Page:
I got a lot of kind words and some harsh admonishments after I announced a few weeks ago that I had broken my leg playing hockey, with the latter mostly along the what-the-hell-were-you-thinking? theme, apparently for playing such a rough sport at my age. Dang, folks, even though I can write about the 1950s doesn’t mean I came from there. Although surely no longer in prime condition, I’m still a hearty 53-year-old, blood-pumping, competitive sort of fellow. Sure, the bumps and the bruises and sore muscles take longer to get over, but the love of the game makes it all worthwhile.

It was an innocent enough play; two big fellas barreling along the rink in single minded pursuit of the puck, each knowing that the collision was imminent but neither refusing to blink. We collided like two steam locomotives, and both staggered backwards from the blow. The only problem was that my backstep also gave my right ankle a half twist inward, and I fell backwards over it, landing flat on my back with my ankle below me in a way they’re just not supposed to bend. I heard and felt the crack and knew my season was probably done. Against better judgment, I had my team take me back to our bench and then demanded that they not only let me walk out of there on my own power (macho overload, methinks) but also drive myself home (this is my gas foot, remember?).

I iced the hell out of it overnight but decided I’d better have it checked out the next morning. The first doctor thought maybe just a bad sprain, but the X-ray said otherwise: broken distal tibia. For those lacking a medical dictionary, it’s the main leg bone, broken just above the ankle. Fortunately, my walking (and driving) on it had not displaced the fracture, or it would have meant surgery. Yeah, I was pretty stupid but damned lucky.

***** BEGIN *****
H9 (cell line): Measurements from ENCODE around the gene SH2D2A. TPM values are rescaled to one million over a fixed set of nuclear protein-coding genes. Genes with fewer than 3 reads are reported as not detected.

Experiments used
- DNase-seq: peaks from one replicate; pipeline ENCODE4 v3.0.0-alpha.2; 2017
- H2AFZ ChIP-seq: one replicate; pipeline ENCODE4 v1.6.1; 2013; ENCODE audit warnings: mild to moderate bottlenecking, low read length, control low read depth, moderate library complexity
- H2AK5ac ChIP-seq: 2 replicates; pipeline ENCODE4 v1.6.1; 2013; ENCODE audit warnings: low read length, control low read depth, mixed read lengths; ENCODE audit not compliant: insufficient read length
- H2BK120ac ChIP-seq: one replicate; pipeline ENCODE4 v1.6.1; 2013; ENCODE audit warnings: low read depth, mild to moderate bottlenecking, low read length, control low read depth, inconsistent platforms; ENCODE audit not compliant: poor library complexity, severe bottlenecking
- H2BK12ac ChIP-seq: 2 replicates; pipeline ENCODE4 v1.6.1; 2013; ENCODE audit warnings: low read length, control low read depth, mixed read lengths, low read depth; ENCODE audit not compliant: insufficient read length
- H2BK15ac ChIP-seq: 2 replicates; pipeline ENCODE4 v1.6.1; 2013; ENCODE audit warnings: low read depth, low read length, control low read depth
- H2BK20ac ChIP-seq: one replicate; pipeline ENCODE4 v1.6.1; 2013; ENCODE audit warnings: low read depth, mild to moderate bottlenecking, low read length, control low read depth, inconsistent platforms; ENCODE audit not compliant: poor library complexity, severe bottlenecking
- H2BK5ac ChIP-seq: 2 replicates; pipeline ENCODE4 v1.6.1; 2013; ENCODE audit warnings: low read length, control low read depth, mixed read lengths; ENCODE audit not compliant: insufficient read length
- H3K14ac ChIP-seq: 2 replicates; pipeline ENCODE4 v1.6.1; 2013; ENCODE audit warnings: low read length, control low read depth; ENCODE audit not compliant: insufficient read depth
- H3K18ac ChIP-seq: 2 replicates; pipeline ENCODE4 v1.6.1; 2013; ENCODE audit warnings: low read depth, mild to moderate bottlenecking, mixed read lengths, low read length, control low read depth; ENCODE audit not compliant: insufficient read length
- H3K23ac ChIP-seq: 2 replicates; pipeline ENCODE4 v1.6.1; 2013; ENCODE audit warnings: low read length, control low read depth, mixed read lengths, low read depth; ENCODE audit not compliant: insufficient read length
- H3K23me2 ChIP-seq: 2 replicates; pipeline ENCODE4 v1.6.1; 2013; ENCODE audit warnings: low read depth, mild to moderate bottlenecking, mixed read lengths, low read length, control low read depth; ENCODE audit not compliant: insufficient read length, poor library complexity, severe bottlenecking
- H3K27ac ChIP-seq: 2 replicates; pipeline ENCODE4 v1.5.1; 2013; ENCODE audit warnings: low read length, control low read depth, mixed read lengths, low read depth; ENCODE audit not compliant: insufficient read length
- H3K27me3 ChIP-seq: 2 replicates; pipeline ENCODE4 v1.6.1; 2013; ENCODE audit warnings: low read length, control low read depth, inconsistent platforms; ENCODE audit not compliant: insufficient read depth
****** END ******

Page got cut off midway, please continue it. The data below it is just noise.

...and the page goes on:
The timing, just a few days before Christmas, was bad for the planned family vacation but good for my recovery as NHRA was shut down from Dec. 20 through Jan. 2, so I spent a lot of time lying on the couch, playing Xbox, and watching college football bowls until I went just about stir crazy. The first two glorious days of being waited on by my patient and caring family soon turned into a living hell with a half-leg cast that itched almost as badly as my desire to cut it off and a terrible case of cabin fever.

I thought many times of using the down period to write, but the pain, the necessity to keep my leg elevated, and the medication pretty much made that impossible. Jan. 2 finally arrived, and I was happy to get back to work, which remains torturous in that I still have to keep it elevated, making it really hard to work. My wonderful staff has been very helpful — special kudos to Robyn Wagner and Teresa Long for going on a building-wide scavenger hunt to cobble together a new tray/footrest combination — and I hope to be well and fully mobile by Pomona. Thanks to everyone for their well wishes.